About half a billion people do not have access to toilets on daily basis, a new United Nations report has indicated.
The report, which marks World Toilet Day on November 19, also suggested that 6 in 10 people lack access to safely managed sanitation facilities.
World Toilet Day is a United Nations Observance that celebrates toilets and raises awareness of the 4.2 billion people living without access to safely managed sanitation. It is about taking action to tackle the global sanitation crisis and achieve Sustainable Development Goal 6: water and sanitation for all by 2030, the UN had said on its website.
The UN report also said at least 892 million people continue to practice open defecation.
Globally, some 827, 000 people in low- and middle-income countries die as a result of inadequate water, sanitation, and hygiene each year, representing 60% of total diarrhoeal deaths.
Poor sanitation is believed to be the main cause in some 432 000 of these deaths.
In Ghana, as part of efforts to make the capital city clean, the Inner City and Zongo Development Ministry —a new ministry set up by this current administration,— undertook a project to build toilets for households which did not have any in the capital.
By the end of July this year, the Minister in charge claimed it had it has built about 252 household toilets for inner city communities in the capital.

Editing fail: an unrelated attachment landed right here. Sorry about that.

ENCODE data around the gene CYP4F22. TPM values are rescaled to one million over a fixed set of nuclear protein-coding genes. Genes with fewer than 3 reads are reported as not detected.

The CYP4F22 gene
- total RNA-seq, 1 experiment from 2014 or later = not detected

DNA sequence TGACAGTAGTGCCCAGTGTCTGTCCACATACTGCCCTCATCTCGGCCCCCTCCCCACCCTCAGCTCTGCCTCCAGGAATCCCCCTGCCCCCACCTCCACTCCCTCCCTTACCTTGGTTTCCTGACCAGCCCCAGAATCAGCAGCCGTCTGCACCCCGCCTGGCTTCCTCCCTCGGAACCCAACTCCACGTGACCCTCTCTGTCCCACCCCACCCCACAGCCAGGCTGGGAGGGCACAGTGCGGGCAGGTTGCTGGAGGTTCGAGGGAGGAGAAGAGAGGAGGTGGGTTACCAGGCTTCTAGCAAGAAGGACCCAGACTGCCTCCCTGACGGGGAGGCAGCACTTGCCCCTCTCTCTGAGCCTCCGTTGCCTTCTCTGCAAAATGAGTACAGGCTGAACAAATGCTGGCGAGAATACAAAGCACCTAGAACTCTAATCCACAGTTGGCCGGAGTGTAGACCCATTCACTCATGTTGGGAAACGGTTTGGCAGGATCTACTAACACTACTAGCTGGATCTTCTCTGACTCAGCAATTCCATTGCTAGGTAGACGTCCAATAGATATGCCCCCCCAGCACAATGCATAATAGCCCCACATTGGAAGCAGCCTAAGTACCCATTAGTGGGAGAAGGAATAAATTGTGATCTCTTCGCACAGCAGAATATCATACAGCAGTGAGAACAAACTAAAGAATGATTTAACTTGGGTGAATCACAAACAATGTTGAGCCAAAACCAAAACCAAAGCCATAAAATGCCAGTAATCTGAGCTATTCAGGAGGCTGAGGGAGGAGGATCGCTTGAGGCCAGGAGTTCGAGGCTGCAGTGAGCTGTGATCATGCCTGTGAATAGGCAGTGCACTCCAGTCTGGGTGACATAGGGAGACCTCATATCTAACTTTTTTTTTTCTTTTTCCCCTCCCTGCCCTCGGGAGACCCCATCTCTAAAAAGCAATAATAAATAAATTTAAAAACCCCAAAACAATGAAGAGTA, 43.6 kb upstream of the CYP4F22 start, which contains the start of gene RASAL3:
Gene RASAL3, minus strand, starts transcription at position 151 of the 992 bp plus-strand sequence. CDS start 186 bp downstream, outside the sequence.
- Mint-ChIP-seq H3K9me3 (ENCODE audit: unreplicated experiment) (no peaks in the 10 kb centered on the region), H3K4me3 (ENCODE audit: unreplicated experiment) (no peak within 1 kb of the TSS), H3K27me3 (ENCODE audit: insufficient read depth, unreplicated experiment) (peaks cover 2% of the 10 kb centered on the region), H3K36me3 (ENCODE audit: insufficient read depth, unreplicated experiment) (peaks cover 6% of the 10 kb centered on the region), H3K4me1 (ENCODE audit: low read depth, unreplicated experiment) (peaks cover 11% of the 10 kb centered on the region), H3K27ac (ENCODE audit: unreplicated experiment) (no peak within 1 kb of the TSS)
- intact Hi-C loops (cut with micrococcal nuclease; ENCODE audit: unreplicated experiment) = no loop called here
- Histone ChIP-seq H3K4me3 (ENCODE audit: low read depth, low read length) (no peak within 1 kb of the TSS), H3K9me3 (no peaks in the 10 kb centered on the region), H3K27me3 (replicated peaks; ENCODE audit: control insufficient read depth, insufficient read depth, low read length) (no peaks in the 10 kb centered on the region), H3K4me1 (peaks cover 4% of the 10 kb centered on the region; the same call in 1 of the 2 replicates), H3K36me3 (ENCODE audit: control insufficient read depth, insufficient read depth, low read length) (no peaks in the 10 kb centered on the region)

According to the Ministry, the project was executed in partnership with the Accra Metropolitan Assembly, Water Project (GAMA-SWP) and supported by the World Bank and the Government of Ghana.
In August this year, the issue of toilets became one of the biggest conversations after the New Patriotic Party (NPP) launched what they describe as a delivery tracker to allow the public track projects they had executed since coming into office. They were literally mocked by the opposition party the National Democratic Congress (NDC) for claiming toilet facilities as achievements.
However, according to Water.org, about 31 per cent of Ghanaians lack access to improved sanitation or are entirely without toilet facilities. They attribute this to lack of funds “needed to invest in solutions such as household connections to piped water services or a toilet”.
This has led to open defecation, a menace which seems to cost the country $79 million per year, where as it would require less than one million latrines to eliminate the practice, according to Professor Chris Gordon, the Director at the Institute of Environment and Sanitation, University of Ghana, Legon.